At the height of its imperial power, "all roads led to Rome." The Latin capital, as the seat of government, center of commerce and central transportation hub, connected the entire empire. Now the Internet is, in a figurative sense, a hyper-Rome, a global "information superhighway" with digital routes connecting anywhere to everywhere -- as long as you can get a signal with sufficient bandwidth.
The city of Rome had stout walls. The various walls protecting devices connected to the Internet (e.g., firewalls, anti-virus software) aren't perfect and, given increasing economic and communications reliance on the Internet, are uncomfortably vulnerable to sophisticated attacks.
Cyber attackers -- whether they are spies, teenage geek vandals or criminal thieves and blackmailers -- seek military, diplomatic, economic and personal data, or seek to disrupt the opponents' ability to transfer data effectively and securely.
In May 2007, Estonia accused Russia of launching a cyber attack on its computer systems. Georgia experienced heavy cyber attacks in August 2008 during its brief "shooting war" with Moscow. China and the U.S. regularly trade accusations of what amounts to "cyber skirmishing" involving hackers (who may or may not be working for intelligence agencies) and military cyber warfare units (which can digitally disguise themselves as independent hackers).
While digital anonymity and deniability are not absolute, the difficulty of tracing an attack to its source appeals to would-be cyber terrorists. Cyber attacks do not leave craters, so political leaders may be slow to react. Bank accounts bled of funds are not as definitive signs of warfare as dead and wounded civilians, though the damage caused by concerted cyber attacks against a modern Information Age nation-state's financial networks is potentially enormous.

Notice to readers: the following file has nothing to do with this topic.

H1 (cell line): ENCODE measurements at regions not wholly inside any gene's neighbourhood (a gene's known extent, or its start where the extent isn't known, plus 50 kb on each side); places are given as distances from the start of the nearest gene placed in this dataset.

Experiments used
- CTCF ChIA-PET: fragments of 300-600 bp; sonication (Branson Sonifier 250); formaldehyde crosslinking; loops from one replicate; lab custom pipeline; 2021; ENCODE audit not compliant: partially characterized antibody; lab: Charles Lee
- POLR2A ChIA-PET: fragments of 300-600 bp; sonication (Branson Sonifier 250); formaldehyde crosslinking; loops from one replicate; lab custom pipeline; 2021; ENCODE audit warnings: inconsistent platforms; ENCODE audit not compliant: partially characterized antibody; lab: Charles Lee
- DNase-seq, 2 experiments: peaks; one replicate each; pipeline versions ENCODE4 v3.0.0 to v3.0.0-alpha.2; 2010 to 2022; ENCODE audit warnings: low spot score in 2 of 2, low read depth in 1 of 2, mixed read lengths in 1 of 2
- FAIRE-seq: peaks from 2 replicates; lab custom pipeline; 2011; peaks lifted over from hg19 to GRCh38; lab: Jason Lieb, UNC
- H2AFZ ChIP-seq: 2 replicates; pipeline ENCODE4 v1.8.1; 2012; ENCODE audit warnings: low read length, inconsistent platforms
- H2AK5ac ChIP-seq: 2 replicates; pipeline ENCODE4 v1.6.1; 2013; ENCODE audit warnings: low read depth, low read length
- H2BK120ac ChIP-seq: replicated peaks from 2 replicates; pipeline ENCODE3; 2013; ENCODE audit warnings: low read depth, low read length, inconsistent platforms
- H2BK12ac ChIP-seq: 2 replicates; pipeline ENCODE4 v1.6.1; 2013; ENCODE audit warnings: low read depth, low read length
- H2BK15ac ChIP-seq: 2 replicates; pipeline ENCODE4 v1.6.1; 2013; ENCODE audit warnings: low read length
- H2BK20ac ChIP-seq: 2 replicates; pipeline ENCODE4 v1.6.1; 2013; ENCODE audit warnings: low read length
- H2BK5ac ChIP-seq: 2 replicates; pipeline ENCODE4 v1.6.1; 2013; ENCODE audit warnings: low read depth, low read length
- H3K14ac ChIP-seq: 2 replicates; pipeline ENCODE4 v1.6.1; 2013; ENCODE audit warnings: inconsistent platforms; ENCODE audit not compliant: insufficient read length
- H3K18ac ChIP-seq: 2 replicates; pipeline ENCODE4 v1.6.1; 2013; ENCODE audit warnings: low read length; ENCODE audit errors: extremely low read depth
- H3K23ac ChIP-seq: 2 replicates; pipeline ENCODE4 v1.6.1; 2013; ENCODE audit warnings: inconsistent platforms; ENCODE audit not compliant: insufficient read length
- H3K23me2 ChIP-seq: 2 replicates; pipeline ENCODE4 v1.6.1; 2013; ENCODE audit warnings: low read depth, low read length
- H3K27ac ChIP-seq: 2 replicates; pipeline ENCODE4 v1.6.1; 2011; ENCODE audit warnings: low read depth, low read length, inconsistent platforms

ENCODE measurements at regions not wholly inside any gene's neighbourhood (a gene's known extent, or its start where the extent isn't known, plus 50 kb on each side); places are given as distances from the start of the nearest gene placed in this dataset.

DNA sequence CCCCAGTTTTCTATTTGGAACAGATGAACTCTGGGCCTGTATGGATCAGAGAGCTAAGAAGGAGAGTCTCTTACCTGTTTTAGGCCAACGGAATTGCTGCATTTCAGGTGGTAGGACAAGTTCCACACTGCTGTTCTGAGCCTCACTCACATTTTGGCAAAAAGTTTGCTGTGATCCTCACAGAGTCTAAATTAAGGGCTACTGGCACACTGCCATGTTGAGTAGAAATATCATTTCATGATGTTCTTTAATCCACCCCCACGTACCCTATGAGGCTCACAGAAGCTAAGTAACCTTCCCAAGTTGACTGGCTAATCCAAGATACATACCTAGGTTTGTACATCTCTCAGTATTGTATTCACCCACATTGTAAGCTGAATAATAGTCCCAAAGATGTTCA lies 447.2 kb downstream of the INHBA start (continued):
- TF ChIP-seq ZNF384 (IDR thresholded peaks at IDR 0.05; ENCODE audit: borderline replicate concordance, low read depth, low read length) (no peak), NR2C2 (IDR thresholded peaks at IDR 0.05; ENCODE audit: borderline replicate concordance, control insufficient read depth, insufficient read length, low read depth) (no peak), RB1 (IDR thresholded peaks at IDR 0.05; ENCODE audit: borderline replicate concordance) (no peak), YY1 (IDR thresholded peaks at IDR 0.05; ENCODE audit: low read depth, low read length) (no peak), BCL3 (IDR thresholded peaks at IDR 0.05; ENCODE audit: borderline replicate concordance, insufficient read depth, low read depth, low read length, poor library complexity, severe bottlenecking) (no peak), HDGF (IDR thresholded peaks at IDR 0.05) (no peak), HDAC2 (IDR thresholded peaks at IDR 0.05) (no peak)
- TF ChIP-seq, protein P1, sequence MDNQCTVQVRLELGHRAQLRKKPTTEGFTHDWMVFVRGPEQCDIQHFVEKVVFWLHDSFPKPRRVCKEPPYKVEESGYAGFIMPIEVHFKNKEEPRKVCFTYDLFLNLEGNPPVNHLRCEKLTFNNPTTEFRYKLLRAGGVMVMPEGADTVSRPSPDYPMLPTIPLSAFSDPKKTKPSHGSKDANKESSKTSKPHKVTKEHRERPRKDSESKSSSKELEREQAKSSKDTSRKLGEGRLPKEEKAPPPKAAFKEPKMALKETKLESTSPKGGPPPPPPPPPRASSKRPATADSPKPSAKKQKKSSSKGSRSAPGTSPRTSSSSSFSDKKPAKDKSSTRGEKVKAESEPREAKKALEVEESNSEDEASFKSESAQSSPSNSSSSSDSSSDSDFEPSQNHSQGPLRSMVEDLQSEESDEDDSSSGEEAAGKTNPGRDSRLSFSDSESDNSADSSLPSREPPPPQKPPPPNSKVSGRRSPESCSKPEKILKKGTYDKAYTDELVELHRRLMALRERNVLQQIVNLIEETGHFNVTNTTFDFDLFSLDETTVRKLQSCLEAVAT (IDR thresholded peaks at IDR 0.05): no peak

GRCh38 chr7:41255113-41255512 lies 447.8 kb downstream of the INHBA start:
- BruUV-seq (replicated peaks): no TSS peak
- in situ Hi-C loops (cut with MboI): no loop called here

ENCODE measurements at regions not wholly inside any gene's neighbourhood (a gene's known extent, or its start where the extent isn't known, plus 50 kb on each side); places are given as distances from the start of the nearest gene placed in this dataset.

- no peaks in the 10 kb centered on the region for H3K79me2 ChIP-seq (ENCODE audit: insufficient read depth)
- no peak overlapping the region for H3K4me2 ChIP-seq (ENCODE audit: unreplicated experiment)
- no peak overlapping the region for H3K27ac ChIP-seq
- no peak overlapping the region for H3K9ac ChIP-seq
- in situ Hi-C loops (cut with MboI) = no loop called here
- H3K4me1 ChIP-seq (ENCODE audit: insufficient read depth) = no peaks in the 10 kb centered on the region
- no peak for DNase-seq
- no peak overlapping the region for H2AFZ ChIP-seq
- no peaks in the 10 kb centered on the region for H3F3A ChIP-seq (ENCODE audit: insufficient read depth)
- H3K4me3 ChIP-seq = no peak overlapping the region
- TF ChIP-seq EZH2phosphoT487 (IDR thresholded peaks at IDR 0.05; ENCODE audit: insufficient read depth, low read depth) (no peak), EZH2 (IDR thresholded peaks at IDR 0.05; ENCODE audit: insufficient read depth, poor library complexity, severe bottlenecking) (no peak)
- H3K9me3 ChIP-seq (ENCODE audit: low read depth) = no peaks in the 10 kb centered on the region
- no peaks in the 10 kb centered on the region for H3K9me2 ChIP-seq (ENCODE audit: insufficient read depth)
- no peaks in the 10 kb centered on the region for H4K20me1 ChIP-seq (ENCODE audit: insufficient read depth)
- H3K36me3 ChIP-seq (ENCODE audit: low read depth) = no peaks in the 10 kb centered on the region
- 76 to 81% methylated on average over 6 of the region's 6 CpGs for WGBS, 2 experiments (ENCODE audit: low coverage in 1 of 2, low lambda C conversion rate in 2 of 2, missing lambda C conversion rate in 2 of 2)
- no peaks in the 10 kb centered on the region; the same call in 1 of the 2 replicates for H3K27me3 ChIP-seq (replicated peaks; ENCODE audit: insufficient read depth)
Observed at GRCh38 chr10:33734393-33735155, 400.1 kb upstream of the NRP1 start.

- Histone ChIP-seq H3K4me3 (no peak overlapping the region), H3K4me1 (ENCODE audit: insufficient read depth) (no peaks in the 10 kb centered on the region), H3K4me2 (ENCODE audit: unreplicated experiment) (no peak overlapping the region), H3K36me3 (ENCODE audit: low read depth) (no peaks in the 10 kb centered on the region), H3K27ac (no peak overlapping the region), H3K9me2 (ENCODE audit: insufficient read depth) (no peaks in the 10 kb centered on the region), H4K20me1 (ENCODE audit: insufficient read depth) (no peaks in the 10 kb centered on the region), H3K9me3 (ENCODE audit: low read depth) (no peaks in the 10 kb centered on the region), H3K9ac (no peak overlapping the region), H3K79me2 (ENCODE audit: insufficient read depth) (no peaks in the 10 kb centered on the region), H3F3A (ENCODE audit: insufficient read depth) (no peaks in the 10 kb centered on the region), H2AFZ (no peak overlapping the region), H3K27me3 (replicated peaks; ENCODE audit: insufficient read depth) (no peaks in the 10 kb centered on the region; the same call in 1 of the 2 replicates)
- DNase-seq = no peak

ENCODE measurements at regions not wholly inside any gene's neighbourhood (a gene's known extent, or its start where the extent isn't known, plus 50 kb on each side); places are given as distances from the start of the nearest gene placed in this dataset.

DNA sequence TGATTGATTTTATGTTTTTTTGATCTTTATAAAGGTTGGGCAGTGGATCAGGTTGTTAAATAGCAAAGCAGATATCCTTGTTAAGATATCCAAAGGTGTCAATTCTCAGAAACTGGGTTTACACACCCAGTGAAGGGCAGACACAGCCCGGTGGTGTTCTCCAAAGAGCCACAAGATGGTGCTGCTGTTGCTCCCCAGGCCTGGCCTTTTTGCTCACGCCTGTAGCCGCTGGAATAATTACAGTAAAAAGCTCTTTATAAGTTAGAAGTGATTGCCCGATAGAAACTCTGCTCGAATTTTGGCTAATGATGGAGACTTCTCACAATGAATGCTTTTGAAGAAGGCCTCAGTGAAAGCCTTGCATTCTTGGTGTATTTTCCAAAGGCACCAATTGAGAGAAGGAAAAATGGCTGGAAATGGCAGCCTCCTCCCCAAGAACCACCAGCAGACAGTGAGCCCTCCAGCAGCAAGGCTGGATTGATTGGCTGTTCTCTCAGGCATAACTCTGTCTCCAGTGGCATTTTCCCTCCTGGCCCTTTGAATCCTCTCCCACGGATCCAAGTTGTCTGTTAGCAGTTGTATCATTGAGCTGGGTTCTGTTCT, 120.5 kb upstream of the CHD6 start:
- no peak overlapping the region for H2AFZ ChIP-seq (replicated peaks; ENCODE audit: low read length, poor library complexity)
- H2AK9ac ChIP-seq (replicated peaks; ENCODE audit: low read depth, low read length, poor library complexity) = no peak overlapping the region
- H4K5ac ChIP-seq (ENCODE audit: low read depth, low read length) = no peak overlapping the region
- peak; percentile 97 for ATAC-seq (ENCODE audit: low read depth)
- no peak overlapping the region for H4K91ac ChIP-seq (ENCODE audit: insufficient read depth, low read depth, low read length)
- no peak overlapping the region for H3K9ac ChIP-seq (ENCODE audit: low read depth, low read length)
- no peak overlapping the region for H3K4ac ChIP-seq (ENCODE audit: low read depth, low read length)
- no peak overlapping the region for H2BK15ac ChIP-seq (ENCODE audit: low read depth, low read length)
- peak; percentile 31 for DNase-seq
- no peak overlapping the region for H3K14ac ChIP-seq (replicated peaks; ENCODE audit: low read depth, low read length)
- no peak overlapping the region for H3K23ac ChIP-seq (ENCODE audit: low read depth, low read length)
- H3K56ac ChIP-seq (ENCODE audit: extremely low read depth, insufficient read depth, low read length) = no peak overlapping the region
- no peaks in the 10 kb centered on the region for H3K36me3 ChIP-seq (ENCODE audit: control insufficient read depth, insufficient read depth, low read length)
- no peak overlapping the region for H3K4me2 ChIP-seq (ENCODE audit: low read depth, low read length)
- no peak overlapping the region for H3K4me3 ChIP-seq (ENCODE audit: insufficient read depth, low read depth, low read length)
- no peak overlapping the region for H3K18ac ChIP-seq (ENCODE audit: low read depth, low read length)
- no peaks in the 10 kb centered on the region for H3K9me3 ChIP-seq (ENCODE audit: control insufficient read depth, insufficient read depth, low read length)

Other networks also provide targets that create what strategists call "cascading effects." Computers guide America's electrical grids, monitoring and controling the circuits. A cyber terrorist who can cause an electrical blackout on a national scale gets an offensive "three-fer": 1) an attack on key infrastructure, 2) an economic assault (damaging commerce) and 3) a psychological attack seeding hysteria and perhaps producing political panic. U.S. security agencies are aware of this, which is why interagency cooperation and cooperation with power companies on cyber-security issues is a must.
While a digital Armageddon (a total-destruction attack toppling the entire Internet) is highly unlikely (a couple of experts I've spoken with say the entire Internet is simply too big a target), cyberspace is indeed an active battlefield.
In an interview earlier this year, StrategyPage.com's editor, James F. Dunnigan, argued: "The objectives (in cyber war) aren't too different from other warfare. You want to hit the other guy's networks but keep your own operating." As to what an all-out cyber war involving major "cyber powers" like the U.S., China or Russia might look like? "No one really knows for sure," Dunnigan replied. "We do have some indications."
Cyber-defense experts (based on the cyber weapons that exist and ones that are theoretically possible) identify three general types of cyber conflict:
-- Limited Stealth Operations (LSO): These are cyber-war operations that primarily support espionage programs.
-- Cyber War Only (CWO): CWO could take the form of a National Denial of Service (NDOS) attack. The May 2007 attacks on Estonia might have been an experimental CWO operation.
-- Cyber War in Support of a Conventional War (CWSC): Russian cyber attacks on Georgia, while its ground and air forces were also attacking, are perhaps the best example. A CWSC can hit strategic targets (e.g., international lending and trading systems), not just the electronic weapons and communications of the combat forces.
Imperial Rome had many enemies -- and so does the Internet.